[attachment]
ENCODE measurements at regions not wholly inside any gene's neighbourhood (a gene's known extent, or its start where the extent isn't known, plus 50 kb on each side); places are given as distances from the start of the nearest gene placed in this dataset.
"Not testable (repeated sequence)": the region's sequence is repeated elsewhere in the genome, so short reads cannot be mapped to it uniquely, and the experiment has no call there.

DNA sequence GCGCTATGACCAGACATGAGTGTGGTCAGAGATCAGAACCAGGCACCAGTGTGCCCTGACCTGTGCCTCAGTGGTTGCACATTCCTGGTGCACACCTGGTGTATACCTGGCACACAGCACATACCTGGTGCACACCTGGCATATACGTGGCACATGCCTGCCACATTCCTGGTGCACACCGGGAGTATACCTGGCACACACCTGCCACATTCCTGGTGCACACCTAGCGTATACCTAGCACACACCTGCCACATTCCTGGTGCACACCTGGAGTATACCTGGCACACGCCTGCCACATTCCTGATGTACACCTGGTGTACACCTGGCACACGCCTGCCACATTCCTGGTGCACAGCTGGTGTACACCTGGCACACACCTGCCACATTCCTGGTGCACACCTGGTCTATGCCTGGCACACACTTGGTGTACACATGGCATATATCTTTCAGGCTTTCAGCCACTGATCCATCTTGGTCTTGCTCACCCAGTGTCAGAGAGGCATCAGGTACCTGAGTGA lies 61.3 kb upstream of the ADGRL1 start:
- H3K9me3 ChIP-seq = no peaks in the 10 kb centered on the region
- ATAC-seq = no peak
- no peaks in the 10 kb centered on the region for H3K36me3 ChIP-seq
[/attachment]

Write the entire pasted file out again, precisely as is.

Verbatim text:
ENCODE measurements at regions not wholly inside any gene's neighbourhood (a gene's known extent, or its start where the extent isn't known, plus 50 kb on each side); places are given as distances from the start of the nearest gene placed in this dataset.
"Not testable (repeated sequence)": the region's sequence is repeated elsewhere in the genome, so short reads cannot be mapped to it uniquely, and the experiment has no call there.

DNA sequence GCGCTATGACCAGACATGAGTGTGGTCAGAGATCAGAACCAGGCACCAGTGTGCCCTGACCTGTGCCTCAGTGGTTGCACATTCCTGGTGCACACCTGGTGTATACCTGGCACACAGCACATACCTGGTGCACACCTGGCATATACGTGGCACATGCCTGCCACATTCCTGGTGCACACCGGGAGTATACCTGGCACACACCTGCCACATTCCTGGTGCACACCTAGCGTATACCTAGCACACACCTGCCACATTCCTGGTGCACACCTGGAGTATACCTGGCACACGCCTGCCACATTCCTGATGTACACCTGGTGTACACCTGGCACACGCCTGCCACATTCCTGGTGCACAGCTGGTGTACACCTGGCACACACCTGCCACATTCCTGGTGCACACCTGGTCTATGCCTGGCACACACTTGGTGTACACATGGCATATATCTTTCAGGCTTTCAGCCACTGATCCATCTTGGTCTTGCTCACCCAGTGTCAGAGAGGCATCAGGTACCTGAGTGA lies 61.3 kb upstream of the ADGRL1 start:
- H3K9me3 ChIP-seq = no peaks in the 10 kb centered on the region
- ATAC-seq = no peak
- no peaks in the 10 kb centered on the region for H3K36me3 ChIP-seq